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Journalist wins right to remain in Britain

This article is over 10 years, 8 months old
A journalist and human rights activist from Sierra Leone has won his fight against deportation after a hunger strike.
Issue 2267

A journalist and human rights activist from Sierra Leone has won his fight against deportation after a hunger strike.

James Fallah-Williams, who fled the West African country in 1998, has been granted leave to remain in Britain for three years.

He will be able to work and, when he has been in Britain for 14 years, he can apply for permanent leave to remain.

James went on hunger strike for 19 days from 1 August in protest at the failure of the UK Border Agency (UKBA) to engage with either his solicitor or his MP Andy Burnham.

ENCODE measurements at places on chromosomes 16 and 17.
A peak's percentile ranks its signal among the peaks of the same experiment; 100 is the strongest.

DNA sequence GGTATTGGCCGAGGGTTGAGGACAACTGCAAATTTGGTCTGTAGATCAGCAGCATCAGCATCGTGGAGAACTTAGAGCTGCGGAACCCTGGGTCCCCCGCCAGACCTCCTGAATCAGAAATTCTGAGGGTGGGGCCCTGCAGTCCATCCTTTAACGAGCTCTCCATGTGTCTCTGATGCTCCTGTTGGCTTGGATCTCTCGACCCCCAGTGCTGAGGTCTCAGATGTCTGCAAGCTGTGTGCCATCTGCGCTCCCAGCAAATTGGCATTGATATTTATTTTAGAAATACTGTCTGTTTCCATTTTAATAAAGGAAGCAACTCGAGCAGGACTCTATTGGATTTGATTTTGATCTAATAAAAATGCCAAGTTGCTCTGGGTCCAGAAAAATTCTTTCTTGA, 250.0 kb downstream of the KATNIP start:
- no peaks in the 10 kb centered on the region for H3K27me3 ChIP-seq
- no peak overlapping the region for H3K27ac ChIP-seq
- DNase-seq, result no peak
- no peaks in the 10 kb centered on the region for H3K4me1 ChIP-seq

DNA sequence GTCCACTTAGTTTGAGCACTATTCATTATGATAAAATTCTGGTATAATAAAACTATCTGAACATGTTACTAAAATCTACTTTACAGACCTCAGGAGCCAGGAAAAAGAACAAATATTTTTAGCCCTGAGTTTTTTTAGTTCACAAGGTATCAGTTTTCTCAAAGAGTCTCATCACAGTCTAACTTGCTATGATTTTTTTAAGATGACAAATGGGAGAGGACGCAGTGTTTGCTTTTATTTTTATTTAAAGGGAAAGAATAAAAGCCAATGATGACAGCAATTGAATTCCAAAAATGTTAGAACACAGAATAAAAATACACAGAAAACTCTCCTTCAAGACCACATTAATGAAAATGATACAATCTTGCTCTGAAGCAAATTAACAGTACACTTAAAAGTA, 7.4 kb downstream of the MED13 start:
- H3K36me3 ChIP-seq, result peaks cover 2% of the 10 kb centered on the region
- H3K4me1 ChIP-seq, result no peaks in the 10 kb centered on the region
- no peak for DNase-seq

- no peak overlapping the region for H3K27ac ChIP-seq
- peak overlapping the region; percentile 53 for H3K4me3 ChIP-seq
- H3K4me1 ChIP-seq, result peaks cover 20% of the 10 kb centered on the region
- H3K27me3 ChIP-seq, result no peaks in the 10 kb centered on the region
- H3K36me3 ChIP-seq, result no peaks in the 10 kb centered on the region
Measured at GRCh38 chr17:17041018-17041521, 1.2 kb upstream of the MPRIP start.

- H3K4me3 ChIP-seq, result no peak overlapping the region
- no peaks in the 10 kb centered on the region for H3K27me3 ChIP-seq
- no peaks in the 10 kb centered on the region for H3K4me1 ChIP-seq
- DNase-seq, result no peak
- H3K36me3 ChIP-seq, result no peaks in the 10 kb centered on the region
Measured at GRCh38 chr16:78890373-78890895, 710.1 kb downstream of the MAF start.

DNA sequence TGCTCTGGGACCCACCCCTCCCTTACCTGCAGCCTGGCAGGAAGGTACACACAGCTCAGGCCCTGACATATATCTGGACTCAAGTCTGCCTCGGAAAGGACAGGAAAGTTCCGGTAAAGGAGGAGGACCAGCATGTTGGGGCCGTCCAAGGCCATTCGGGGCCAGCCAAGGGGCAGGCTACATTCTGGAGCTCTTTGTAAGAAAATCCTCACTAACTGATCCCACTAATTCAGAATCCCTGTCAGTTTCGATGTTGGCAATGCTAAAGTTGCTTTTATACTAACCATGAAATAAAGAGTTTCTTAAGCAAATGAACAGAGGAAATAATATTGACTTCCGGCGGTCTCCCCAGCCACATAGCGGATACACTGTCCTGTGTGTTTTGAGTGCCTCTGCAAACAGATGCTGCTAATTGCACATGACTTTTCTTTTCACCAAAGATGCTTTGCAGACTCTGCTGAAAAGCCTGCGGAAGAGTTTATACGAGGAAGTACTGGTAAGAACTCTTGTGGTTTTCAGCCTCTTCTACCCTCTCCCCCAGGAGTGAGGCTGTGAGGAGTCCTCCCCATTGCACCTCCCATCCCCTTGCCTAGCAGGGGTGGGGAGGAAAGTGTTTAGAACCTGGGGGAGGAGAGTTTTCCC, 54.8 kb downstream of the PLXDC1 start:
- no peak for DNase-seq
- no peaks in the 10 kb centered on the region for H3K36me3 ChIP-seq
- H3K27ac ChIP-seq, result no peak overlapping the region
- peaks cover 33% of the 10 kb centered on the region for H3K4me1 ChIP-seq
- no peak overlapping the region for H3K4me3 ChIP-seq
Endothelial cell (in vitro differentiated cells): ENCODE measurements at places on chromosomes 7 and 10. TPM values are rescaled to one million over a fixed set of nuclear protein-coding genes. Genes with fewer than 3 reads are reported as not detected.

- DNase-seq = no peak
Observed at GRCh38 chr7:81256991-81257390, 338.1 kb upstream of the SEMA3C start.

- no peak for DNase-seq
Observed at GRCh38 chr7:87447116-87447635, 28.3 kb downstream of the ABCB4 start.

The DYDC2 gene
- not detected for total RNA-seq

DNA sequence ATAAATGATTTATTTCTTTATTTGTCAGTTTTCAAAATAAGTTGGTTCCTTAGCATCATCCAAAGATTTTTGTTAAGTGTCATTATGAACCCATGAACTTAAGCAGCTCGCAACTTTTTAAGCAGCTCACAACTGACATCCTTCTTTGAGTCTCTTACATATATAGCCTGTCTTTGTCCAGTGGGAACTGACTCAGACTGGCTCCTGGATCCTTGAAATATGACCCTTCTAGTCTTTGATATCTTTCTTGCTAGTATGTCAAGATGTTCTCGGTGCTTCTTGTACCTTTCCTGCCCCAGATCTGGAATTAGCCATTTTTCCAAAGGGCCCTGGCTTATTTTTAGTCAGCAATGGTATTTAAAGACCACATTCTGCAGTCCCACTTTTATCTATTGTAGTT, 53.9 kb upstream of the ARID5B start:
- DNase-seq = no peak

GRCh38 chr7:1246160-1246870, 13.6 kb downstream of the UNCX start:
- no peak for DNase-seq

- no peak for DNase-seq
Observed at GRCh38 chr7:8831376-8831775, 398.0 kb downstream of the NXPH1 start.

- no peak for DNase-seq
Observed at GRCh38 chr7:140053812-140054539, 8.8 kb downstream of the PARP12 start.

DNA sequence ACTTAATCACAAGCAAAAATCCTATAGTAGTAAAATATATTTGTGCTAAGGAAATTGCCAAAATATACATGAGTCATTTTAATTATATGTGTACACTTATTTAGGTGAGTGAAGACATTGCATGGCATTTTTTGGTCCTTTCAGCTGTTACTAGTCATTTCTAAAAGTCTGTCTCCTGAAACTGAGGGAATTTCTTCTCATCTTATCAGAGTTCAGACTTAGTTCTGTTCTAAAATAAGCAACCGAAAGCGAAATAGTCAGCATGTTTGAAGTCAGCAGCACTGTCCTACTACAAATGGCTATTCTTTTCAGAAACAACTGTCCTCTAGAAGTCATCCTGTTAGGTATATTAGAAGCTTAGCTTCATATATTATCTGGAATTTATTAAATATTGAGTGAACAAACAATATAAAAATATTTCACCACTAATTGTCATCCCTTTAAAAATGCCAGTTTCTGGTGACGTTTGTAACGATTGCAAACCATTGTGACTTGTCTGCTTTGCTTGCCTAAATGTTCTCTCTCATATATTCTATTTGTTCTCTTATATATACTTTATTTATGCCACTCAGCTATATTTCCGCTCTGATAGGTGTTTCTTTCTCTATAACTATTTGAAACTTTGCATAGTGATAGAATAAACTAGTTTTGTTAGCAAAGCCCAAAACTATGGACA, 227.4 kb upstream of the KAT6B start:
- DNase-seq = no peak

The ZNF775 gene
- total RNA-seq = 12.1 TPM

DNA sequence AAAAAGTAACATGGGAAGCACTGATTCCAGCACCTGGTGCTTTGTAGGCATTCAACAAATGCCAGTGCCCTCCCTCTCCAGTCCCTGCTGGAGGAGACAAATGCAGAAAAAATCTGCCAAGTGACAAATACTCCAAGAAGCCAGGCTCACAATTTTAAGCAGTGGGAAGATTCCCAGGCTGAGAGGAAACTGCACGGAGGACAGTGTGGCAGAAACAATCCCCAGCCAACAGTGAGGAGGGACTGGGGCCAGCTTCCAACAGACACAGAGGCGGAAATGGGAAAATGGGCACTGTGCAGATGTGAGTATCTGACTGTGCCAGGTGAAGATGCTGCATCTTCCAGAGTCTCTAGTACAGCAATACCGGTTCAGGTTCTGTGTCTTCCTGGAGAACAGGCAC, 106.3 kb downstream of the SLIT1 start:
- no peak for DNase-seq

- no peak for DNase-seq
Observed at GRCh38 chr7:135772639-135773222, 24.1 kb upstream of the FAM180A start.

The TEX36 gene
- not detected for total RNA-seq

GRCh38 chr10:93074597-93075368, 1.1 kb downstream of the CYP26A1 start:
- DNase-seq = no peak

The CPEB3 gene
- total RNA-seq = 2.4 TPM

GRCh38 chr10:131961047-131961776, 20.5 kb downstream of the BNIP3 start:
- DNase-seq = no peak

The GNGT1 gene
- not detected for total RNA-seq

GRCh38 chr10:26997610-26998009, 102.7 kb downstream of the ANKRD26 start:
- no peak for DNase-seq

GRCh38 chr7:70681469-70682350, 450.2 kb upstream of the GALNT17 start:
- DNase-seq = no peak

He ended the protest when the UKBA agreed to look at new evidence submitted by his legal representative.

James said, “Many people were involved in this campaign and I want to thank them all. You stood by me because you believe in human rights and justice.”

The journalists’ NUJ union has backed James’s campaign throughout.

James’s victory follows the positive results won by fellow African journalists Charles Atangana and Alieu Ceesay, whose campaigns the NUJ also backed.

Chris Rea, chair of Manchester NUJ branch, said, “James is a valued and well-respected member of our branch. We are extremely pleased with this decision.”

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